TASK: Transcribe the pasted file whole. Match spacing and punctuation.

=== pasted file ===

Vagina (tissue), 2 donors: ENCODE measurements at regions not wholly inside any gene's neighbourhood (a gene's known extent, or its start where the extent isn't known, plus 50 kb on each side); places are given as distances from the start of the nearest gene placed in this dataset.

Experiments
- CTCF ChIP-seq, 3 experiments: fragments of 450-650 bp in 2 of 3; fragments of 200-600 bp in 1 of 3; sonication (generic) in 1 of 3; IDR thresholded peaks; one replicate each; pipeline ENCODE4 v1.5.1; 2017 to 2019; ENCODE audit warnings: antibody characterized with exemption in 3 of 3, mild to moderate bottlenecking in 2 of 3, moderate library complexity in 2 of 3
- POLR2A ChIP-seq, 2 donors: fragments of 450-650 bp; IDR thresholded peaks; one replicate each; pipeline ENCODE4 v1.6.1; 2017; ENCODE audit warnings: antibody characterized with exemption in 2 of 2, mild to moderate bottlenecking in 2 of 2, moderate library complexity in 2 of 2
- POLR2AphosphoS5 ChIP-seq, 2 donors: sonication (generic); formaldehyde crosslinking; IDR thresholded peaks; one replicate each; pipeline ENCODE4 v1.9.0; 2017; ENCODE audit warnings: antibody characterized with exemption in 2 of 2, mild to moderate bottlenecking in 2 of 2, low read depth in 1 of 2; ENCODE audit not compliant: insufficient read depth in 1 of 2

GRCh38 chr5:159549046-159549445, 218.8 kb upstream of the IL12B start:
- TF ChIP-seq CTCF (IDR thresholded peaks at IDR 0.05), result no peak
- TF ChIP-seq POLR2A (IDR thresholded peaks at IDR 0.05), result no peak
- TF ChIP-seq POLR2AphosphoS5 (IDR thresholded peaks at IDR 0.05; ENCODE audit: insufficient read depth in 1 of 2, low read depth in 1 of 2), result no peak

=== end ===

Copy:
Vagina (tissue), 2 donors: ENCODE measurements at regions not wholly inside any gene's neighbourhood (a gene's known extent, or its start where the extent isn't known, plus 50 kb on each side); places are given as distances from the start of the nearest gene placed in this dataset.

Experiments
- CTCF ChIP-seq, 3 experiments: fragments of 450-650 bp in 2 of 3; fragments of 200-600 bp in 1 of 3; sonication (generic) in 1 of 3; IDR thresholded peaks; one replicate each; pipeline ENCODE4 v1.5.1; 2017 to 2019; ENCODE audit warnings: antibody characterized with exemption in 3 of 3, mild to moderate bottlenecking in 2 of 3, moderate library complexity in 2 of 3
- POLR2A ChIP-seq, 2 donors: fragments of 450-650 bp; IDR thresholded peaks; one replicate each; pipeline ENCODE4 v1.6.1; 2017; ENCODE audit warnings: antibody characterized with exemption in 2 of 2, mild to moderate bottlenecking in 2 of 2, moderate library complexity in 2 of 2
- POLR2AphosphoS5 ChIP-seq, 2 donors: sonication (generic); formaldehyde crosslinking; IDR thresholded peaks; one replicate each; pipeline ENCODE4 v1.9.0; 2017; ENCODE audit warnings: antibody characterized with exemption in 2 of 2, mild to moderate bottlenecking in 2 of 2, low read depth in 1 of 2; ENCODE audit not compliant: insufficient read depth in 1 of 2

GRCh38 chr5:159549046-159549445, 218.8 kb upstream of the IL12B start:
- TF ChIP-seq CTCF (IDR thresholded peaks at IDR 0.05), result no peak
- TF ChIP-seq POLR2A (IDR thresholded peaks at IDR 0.05), result no peak
- TF ChIP-seq POLR2AphosphoS5 (IDR thresholded peaks at IDR 0.05; ENCODE audit: insufficient read depth in 1 of 2, low read depth in 1 of 2), result no peak